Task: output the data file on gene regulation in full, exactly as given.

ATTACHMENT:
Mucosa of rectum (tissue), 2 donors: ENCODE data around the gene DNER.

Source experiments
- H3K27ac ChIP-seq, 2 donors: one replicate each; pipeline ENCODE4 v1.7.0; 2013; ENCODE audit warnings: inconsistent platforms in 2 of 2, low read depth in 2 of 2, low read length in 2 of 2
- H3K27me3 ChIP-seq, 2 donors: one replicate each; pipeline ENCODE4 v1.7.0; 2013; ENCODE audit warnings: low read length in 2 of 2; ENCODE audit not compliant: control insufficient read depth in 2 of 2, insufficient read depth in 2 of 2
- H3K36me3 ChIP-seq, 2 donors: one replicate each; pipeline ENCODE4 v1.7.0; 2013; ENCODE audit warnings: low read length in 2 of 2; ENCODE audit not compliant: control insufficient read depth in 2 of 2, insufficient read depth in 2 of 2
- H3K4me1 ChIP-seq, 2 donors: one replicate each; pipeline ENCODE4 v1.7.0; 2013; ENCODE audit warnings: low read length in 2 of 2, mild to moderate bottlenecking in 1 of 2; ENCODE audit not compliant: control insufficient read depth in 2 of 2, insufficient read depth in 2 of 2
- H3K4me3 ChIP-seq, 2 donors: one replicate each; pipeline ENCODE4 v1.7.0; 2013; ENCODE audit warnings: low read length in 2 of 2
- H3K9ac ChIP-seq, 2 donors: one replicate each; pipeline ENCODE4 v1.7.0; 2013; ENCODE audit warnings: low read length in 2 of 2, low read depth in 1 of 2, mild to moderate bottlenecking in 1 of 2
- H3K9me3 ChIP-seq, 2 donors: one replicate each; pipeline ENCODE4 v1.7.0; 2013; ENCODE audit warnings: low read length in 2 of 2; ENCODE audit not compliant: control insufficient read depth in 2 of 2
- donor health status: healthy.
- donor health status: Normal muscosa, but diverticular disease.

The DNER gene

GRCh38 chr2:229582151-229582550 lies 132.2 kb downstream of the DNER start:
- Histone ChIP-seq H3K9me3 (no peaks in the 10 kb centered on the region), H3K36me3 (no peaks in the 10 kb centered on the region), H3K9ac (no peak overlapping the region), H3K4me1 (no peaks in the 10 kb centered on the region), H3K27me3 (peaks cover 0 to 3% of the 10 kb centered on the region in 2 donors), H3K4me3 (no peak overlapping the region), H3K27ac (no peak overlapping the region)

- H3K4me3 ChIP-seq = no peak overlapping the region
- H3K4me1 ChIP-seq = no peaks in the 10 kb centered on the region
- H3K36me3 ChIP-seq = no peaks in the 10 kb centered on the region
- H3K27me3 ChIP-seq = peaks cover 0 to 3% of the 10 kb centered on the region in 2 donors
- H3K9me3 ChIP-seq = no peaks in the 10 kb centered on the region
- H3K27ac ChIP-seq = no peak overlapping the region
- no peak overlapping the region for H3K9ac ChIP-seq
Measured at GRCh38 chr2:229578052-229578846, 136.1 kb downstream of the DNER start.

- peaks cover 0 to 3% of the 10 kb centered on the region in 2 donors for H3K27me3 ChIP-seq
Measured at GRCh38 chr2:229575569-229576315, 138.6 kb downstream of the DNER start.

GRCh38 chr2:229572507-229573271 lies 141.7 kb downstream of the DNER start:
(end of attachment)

Mucosa of rectum (tissue), 2 donors: ENCODE data around the gene DNER.

Source experiments
- H3K27ac ChIP-seq, 2 donors: one replicate each; pipeline ENCODE4 v1.7.0; 2013; ENCODE audit warnings: inconsistent platforms in 2 of 2, low read depth in 2 of 2, low read length in 2 of 2
- H3K27me3 ChIP-seq, 2 donors: one replicate each; pipeline ENCODE4 v1.7.0; 2013; ENCODE audit warnings: low read length in 2 of 2; ENCODE audit not compliant: control insufficient read depth in 2 of 2, insufficient read depth in 2 of 2
- H3K36me3 ChIP-seq, 2 donors: one replicate each; pipeline ENCODE4 v1.7.0; 2013; ENCODE audit warnings: low read length in 2 of 2; ENCODE audit not compliant: control insufficient read depth in 2 of 2, insufficient read depth in 2 of 2
- H3K4me1 ChIP-seq, 2 donors: one replicate each; pipeline ENCODE4 v1.7.0; 2013; ENCODE audit warnings: low read length in 2 of 2, mild to moderate bottlenecking in 1 of 2; ENCODE audit not compliant: control insufficient read depth in 2 of 2, insufficient read depth in 2 of 2
- H3K4me3 ChIP-seq, 2 donors: one replicate each; pipeline ENCODE4 v1.7.0; 2013; ENCODE audit warnings: low read length in 2 of 2
- H3K9ac ChIP-seq, 2 donors: one replicate each; pipeline ENCODE4 v1.7.0; 2013; ENCODE audit warnings: low read length in 2 of 2, low read depth in 1 of 2, mild to moderate bottlenecking in 1 of 2
- H3K9me3 ChIP-seq, 2 donors: one replicate each; pipeline ENCODE4 v1.7.0; 2013; ENCODE audit warnings: low read length in 2 of 2; ENCODE audit not compliant: control insufficient read depth in 2 of 2
- donor health status: healthy.
- donor health status: Normal muscosa, but diverticular disease.

The DNER gene

GRCh38 chr2:229582151-229582550 lies 132.2 kb downstream of the DNER start:
- Histone ChIP-seq H3K9me3 (no peaks in the 10 kb centered on the region), H3K36me3 (no peaks in the 10 kb centered on the region), H3K9ac (no peak overlapping the region), H3K4me1 (no peaks in the 10 kb centered on the region), H3K27me3 (peaks cover 0 to 3% of the 10 kb centered on the region in 2 donors), H3K4me3 (no peak overlapping the region), H3K27ac (no peak overlapping the region)

- H3K4me3 ChIP-seq = no peak overlapping the region
- H3K4me1 ChIP-seq = no peaks in the 10 kb centered on the region
- H3K36me3 ChIP-seq = no peaks in the 10 kb centered on the region
- H3K27me3 ChIP-seq = peaks cover 0 to 3% of the 10 kb centered on the region in 2 donors
- H3K9me3 ChIP-seq = no peaks in the 10 kb centered on the region
- H3K27ac ChIP-seq = no peak overlapping the region
- no peak overlapping the region for H3K9ac ChIP-seq
Measured at GRCh38 chr2:229578052-229578846, 136.1 kb downstream of the DNER start.

- peaks cover 0 to 3% of the 10 kb centered on the region in 2 donors for H3K27me3 ChIP-seq
Measured at GRCh38 chr2:229575569-229576315, 138.6 kb downstream of the DNER start.

GRCh38 chr2:229572507-229573271 lies 141.7 kb downstream of the DNER start: